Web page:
MONDAY, Aug. 10 (HealthDay News) -- Men who drink moderate or high amounts of alcohol over their lifetime may face a higher risk of several types of cancer, according to research published in the current issue of Cancer Detection and Prevention.
Andrea Benedetti, Ph.D., of McGill University in Montreal, and colleagues analyzed data from about 3,000 middle-aged and older men diagnosed with a variety of cancers in the early 1980s, as well as 507 population controls. Subjects reported on their history of alcohol consumption.
Among regular drinkers, the researchers found that lifetime drink-years of all alcoholic beverages appeared to have a dose-response association with risk of esophageal, stomach, colon, liver, lung, and prostate cancer. In the heaviest drinkers, odds ratios for cancer ranged from 1.6 for lung cancer to 7.9 for liver cancer.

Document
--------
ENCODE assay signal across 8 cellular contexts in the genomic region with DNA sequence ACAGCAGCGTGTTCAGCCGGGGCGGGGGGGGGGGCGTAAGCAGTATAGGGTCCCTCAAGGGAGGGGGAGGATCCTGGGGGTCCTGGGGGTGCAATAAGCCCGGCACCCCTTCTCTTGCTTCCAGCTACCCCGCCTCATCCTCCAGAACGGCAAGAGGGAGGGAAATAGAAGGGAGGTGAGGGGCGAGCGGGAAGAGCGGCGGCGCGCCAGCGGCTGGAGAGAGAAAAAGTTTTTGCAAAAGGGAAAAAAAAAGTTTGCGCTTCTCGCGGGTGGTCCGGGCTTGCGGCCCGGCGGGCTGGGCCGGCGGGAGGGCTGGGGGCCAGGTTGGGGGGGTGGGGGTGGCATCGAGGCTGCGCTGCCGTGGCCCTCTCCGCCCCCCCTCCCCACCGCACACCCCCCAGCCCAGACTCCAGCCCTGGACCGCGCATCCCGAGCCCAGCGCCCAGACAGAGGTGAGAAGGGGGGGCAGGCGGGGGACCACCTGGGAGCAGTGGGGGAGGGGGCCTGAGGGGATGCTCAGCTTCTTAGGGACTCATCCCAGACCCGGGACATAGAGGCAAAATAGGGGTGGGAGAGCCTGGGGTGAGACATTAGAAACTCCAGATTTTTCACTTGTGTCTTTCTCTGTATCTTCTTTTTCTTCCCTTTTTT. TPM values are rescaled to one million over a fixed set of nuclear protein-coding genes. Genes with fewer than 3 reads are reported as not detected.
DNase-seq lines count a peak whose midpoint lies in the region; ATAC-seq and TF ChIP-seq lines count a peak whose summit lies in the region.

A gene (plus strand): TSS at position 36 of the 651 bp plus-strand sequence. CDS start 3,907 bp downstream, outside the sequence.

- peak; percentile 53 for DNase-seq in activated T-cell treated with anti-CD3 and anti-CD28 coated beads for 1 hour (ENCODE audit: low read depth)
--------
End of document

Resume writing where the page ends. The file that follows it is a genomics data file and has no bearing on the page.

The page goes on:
"Our results indicate that alcohol might have an effect on several sites. This suggests that alcohol may have a systemic effect (e.g., due to effects on DNA repair or on the immune system). Because of the extent of exposure to alcohol and the number of cancer sites potentially affected, the present results suggest that alcohol consumption might have greater public health significance than previously thought," the authors conclude.